Can I get rid of my Hashimoto’s by removing my thyroid?

Hashimoto’s is first and foremost an autoimmune disease. Your thyroid isn’t the problem, but the victim of a brutal assault by your immune system. Cancer is the most common reason to remove the thyroid; otherwise, most patients prefer to keep it. Those without a thyroid have to supplement with thyroid hormone for the rest of their lives and pay very close attention to their hormone levels, which are more unstable than for those with a thyroid. Removal can endanger your calcium levels if the parathyroid is damaged. Even without a thyroid, if you don’t tame the immune system, the autoimmune disease will continue to target whatever tissue is left and may move elsewhere, since having one autoimmune disease greatly increases your risk for developing another. Since the appropriate diet and lifestyle changes work to reign in the immune system and need to be adopted anyway, there is little sense in removing the thyroid simply because you have Hashimoto’s.

What about my antibody levels? Why do they keep going up despite treatment, or why don’t I feel better even though they’ve gone down?

It seems to make sense that fewer antibodies means that the thyroid is not under attack and should therefore be doing better than it was when antibody levels were higher. However, there has been no clinical evidence to suggest that lower antibody levels correlate with fewer symptoms. Plenty of patients feel great with high antibodies and plenty others feel poor with lower antibody levels. Some people notice a decrease in antibodies when they begin medication or change their diet, and others don’t. Think of it as your body waging war on your thyroid: Just because the war is over doesn’t mean there isn’t a lot of cleaning up to do (or that the war won’t start up again for no apparent reason). Problems with thyroid, sex, adrenal, vitamin, and mineral levels and underlying food sensitivities must be addressed. Once you have been diagnosed with autoimmune thyroid disease, there is little purpose in continuing to check the antibody levels.

What kind of exercise is best?

Because thyroid disease often comes with adrenal stress, it’s important not to over-stress your body by exercising too intensely, for too long, or too frequently. For someone with adrenal fatigue, cardio exercise such as running would not be recommended. Any gentle-to-moderate exercise, including walking, yoga, swimming, and strength training, is encouraged. Any exercise at all boosts hormones that can benefit mood, sleep, appetite, weight, bone health, insulin sensitivity, metabolism, and stress levels. Try to get some kind of movement in every day. You should feel challenged but not strained.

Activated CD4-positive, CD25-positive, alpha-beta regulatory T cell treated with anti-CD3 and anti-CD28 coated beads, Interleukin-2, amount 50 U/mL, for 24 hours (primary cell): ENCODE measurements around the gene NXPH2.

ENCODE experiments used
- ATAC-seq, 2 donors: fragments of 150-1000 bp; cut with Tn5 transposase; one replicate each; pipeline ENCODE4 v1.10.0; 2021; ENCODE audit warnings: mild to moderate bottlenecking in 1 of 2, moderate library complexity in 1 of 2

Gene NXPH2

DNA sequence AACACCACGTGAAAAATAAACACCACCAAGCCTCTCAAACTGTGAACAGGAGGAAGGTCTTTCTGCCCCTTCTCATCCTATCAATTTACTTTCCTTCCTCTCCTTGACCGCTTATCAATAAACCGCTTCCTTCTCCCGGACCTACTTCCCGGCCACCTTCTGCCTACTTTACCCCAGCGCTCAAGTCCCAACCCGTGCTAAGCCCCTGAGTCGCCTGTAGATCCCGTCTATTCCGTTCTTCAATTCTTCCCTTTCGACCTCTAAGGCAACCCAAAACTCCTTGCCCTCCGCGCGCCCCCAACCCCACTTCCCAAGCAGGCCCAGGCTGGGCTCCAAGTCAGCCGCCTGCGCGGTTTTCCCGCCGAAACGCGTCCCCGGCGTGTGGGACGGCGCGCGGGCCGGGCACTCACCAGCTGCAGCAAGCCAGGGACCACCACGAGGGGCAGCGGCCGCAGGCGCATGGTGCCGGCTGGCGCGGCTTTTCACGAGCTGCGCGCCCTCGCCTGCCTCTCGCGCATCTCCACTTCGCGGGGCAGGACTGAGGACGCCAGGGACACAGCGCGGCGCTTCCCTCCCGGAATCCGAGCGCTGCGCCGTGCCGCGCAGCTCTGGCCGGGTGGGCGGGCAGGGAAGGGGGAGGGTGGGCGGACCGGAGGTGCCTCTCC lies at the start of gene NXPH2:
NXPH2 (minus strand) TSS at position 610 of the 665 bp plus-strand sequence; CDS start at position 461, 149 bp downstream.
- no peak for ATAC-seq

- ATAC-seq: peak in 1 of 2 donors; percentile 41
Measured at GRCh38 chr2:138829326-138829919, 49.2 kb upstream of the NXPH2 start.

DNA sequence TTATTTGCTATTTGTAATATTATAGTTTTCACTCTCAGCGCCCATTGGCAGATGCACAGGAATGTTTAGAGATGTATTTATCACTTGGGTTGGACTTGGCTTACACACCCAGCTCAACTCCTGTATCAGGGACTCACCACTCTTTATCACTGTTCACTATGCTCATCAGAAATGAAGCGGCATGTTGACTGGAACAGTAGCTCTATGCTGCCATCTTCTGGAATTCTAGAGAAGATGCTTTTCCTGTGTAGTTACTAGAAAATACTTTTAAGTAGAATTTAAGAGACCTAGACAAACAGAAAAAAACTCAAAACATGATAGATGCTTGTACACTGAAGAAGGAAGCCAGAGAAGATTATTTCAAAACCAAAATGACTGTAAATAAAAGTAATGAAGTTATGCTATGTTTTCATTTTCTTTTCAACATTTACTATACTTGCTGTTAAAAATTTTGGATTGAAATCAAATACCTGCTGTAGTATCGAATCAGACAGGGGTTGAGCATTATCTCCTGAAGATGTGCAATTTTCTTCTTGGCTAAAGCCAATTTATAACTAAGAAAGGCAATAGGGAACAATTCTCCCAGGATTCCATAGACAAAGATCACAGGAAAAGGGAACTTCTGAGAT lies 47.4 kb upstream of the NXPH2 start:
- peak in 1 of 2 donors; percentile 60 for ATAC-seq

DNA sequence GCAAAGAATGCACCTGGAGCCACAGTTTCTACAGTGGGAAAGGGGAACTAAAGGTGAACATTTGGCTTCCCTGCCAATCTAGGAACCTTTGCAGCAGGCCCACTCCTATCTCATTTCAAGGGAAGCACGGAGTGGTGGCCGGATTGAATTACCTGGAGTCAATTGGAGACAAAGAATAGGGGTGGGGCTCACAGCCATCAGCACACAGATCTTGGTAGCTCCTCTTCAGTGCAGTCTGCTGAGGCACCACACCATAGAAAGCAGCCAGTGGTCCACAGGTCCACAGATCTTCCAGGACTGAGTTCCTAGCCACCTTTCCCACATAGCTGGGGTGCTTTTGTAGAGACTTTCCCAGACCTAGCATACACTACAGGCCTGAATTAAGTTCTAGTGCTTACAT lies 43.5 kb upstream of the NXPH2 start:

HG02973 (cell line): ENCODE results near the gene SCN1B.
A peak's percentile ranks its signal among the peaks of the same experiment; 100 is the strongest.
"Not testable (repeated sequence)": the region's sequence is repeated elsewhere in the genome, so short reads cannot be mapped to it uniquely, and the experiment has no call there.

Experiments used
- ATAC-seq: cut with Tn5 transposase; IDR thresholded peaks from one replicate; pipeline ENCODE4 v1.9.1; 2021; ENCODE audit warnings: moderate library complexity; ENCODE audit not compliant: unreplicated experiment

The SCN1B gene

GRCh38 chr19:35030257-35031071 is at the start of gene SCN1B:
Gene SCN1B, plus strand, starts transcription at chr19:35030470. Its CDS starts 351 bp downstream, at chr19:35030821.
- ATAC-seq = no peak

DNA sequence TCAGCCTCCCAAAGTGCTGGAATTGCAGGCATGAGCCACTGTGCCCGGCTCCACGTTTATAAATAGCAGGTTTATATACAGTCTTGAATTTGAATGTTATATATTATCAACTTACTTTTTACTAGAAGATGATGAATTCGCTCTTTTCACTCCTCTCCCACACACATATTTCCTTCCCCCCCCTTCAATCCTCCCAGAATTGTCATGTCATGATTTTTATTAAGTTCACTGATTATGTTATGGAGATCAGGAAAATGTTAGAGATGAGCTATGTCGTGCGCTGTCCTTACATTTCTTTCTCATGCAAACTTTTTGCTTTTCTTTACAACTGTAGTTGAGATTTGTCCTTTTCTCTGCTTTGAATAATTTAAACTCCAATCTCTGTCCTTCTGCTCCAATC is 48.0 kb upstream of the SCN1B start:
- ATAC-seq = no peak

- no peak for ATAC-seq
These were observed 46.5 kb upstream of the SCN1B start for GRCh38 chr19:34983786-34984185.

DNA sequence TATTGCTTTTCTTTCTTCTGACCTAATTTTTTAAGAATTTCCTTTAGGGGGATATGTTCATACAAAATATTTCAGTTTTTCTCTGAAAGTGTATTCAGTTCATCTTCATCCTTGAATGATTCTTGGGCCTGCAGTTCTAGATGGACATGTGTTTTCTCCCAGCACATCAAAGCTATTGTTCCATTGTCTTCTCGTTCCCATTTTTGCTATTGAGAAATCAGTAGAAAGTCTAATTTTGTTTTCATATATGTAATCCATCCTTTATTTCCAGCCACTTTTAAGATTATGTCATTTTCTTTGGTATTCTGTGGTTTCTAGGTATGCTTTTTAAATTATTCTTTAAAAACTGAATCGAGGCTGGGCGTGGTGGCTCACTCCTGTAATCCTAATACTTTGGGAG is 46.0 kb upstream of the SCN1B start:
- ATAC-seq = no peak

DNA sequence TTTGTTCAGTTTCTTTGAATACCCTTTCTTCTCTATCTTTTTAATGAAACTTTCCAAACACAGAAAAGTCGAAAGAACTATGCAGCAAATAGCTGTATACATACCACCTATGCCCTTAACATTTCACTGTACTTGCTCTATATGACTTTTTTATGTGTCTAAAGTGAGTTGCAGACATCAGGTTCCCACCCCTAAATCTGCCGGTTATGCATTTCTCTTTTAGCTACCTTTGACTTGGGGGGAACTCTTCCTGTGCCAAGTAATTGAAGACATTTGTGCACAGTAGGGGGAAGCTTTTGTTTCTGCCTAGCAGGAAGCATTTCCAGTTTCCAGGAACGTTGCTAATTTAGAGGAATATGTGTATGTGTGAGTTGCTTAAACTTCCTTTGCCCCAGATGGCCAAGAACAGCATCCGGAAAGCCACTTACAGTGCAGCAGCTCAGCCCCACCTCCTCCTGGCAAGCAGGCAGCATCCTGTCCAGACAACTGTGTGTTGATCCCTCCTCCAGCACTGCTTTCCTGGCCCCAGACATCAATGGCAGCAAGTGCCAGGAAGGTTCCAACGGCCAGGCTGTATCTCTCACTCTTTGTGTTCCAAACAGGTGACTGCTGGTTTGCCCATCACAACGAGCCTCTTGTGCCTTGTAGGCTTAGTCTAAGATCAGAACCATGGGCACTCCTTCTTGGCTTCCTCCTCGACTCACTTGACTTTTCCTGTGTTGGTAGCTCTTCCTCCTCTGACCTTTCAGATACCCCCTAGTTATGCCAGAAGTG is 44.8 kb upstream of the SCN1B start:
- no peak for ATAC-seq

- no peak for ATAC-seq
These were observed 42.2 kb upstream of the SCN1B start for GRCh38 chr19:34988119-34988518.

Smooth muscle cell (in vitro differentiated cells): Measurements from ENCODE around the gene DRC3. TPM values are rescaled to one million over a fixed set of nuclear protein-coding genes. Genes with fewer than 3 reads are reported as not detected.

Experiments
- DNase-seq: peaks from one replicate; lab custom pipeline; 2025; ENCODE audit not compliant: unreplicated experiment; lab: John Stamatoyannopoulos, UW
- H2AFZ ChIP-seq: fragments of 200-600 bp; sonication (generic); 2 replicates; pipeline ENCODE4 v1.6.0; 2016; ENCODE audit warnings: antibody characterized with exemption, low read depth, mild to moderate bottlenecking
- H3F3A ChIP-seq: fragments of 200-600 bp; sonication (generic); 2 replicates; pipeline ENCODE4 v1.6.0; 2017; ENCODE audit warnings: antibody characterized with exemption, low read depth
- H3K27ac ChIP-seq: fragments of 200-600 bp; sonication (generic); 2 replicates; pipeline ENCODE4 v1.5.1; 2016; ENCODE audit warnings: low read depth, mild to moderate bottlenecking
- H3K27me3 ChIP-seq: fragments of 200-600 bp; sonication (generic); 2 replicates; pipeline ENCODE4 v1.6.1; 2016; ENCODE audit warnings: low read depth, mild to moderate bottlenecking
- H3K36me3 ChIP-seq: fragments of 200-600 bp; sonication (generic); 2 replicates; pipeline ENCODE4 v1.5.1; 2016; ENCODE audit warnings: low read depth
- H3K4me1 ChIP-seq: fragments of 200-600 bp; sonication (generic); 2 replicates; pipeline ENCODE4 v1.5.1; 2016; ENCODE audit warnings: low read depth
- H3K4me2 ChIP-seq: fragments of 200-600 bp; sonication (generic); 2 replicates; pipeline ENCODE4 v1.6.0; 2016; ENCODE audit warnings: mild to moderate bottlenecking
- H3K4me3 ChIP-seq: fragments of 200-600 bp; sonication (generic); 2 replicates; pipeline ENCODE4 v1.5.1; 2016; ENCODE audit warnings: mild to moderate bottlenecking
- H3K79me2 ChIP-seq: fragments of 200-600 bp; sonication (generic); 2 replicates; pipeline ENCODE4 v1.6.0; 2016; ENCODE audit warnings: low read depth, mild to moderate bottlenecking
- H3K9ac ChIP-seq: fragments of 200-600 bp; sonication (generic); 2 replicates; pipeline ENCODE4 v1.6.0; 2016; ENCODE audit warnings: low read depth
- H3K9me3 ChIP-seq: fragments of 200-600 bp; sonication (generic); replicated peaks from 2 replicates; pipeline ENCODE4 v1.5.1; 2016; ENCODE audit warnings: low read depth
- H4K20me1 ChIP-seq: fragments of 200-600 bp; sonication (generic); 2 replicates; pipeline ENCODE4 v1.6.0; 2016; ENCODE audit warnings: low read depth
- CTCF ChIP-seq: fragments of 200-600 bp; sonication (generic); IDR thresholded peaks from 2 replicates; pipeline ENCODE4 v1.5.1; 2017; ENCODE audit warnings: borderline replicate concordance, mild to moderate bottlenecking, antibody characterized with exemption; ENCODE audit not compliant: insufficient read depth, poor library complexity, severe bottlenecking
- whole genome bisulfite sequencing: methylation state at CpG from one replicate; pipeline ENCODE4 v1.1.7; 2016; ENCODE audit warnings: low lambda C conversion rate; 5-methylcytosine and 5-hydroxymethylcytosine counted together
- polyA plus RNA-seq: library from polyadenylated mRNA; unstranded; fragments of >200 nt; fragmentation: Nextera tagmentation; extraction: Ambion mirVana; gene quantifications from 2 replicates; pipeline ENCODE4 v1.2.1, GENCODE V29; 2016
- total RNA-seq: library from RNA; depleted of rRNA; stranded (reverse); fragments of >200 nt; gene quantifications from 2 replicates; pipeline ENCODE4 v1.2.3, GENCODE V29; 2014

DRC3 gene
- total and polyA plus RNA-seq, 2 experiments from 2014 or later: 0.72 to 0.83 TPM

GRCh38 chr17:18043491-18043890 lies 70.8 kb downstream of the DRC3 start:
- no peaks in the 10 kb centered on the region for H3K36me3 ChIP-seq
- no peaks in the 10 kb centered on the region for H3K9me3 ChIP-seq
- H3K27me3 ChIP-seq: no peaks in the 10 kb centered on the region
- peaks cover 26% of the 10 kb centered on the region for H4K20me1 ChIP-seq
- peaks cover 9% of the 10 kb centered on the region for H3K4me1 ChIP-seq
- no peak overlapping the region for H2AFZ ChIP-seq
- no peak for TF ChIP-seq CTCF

What’s your diet philosophy, and why?

The immune system and the GI tract are closely related. Almost all autoimmune patients present with a leaky gut, and it is widely accepted that gut permeability is one of the major factors leading to the development of an autoimmune condition. For autoimmune patients and anyone seeking to boost their digestive and immune health (whether to fight cancer, allergies, colds, irregularity, or any general malaise), a number of dietary changes should be considered. In many cases of chronic illness, these changes can lead to full remission. However, the diet must generally be adhered to for the rest of the patient’s life in order to maintain wellness. The exact regimen varies depending on who you ask, and every patient responds to every food a little differently. The Paleolithic autoimmune protocol is probably the most widely-followed diet among autoimmune patients and the one our group has had the most success with. According to the protocol, the most common foods contributing to and exacerbating autoimmune disease include:

  • Dairy, including lactose and casein, which increase allergies, inflammation, and mucous
  • Sugars, including those found in honey, which increase inflammation and metabolic disorders
  • Eggs, especially egg whites, which increase inflammation
  • Grains, especially gluten and corn, which contain indigestible enzymes
  • Legumes, including soy and peanuts, which contain indigestible enzymes
  • Nuts and seeds, including coffee and cocoa, which contain indigestible enzymes
  • Nightshades, including potatoes, tomatoes, eggplants, peppers, and spices, which increase inflammation
  • Alcohol, tobacco, and NSAIDS, which increase inflammation and inhibit immune function
  • Hormonal birth control, which causes estrogen dominance

Eliminating these foods puts the focus on organic veggies and high-quality meats with hefty supplemental helpings of coconut oil, apple cider vinegar, probiotics, stress management, and adequate sleep, all of which will help the gut heal from infection, inflammation, and years of dietary abuse, leading to a reduction in symptoms and, sometimes, full remission. Even within the confines of the autoimmune protocol, we believe there can be found an endless array of perfectly satisfying dishes, especially considering that these foods promote wellness like no others.

What’s an elimination and provocation diet? How long until I feel better?

First, you eliminate all of the most common allergens (grains, legumes, sugars, starches, nuts and seeds, eggs, nightshades, alcohol, and processed foods) and any additional foods you may suspect are problems based on your own personal experience (such as FODMAPs for bacterial infections). When you feel better, you can start testing your body’s tolerance of the foods you omitted. If you notice a reaction to one (symptoms of a reaction can include literally anything, and everyone reacts differently), cut that food out for the long term. This article lays out the provocation process in-depth. Gluten is one food that everyone should consider giving up permanently.